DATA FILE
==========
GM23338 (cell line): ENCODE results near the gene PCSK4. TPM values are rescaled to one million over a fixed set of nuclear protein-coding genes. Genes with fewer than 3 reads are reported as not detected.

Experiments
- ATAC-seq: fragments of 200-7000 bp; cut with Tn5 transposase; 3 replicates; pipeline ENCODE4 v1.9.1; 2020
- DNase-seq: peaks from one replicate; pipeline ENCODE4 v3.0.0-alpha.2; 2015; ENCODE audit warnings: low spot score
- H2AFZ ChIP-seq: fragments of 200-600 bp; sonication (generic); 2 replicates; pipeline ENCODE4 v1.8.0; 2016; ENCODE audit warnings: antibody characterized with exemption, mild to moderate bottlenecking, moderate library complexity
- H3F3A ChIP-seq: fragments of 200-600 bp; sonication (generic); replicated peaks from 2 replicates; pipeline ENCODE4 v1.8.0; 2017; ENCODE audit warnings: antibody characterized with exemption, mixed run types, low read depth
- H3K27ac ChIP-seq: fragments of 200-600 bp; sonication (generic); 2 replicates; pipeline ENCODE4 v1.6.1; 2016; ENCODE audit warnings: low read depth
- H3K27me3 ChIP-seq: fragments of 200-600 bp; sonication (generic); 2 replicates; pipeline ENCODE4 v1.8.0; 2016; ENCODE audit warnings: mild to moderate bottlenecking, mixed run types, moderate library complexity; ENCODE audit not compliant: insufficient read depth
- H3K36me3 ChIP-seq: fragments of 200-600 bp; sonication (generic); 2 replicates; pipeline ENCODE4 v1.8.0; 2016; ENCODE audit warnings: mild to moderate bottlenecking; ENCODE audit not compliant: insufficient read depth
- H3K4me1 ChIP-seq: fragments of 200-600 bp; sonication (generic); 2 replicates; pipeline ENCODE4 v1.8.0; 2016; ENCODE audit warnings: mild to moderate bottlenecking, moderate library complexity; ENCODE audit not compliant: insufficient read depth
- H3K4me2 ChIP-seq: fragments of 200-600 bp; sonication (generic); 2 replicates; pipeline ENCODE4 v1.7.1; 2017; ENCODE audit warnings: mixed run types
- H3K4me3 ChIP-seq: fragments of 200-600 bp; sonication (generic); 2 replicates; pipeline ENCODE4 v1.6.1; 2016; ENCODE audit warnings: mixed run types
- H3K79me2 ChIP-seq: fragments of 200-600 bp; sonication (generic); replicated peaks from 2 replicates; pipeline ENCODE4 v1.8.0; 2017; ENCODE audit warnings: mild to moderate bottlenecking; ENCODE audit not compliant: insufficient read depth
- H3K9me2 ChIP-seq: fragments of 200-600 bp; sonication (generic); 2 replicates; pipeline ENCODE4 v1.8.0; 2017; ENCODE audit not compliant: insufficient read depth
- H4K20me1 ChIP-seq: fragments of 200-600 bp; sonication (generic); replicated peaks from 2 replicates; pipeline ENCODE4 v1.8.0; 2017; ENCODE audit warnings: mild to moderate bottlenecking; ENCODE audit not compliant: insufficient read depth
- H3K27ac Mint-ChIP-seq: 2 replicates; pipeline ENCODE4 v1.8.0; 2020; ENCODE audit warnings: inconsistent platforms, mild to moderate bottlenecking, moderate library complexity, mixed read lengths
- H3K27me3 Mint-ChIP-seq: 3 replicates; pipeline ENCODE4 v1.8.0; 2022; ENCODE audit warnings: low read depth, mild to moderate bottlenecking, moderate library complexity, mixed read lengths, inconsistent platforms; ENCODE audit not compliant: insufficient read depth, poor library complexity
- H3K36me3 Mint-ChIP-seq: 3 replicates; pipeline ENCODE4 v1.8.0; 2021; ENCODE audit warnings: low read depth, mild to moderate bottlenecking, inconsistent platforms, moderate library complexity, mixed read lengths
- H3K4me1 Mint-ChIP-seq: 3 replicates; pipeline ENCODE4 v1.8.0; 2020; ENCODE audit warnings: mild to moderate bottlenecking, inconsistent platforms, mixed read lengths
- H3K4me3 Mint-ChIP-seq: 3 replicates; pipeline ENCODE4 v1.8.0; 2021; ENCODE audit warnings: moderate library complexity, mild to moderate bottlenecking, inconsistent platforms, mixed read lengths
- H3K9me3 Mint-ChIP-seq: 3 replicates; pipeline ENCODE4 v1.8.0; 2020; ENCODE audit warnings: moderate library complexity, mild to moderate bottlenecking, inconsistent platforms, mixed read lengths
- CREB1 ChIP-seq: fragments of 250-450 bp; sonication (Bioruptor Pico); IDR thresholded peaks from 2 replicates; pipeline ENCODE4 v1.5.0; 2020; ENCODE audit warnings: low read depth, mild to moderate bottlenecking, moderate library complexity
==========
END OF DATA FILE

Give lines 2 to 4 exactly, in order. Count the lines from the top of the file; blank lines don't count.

Experiments
- ATAC-seq: fragments of 200-7000 bp; cut with Tn5 transposase; 3 replicates; pipeline ENCODE4 v1.9.1; 2020
- DNase-seq: peaks from one replicate; pipeline ENCODE4 v3.0.0-alpha.2; 2015; ENCODE audit warnings: low spot score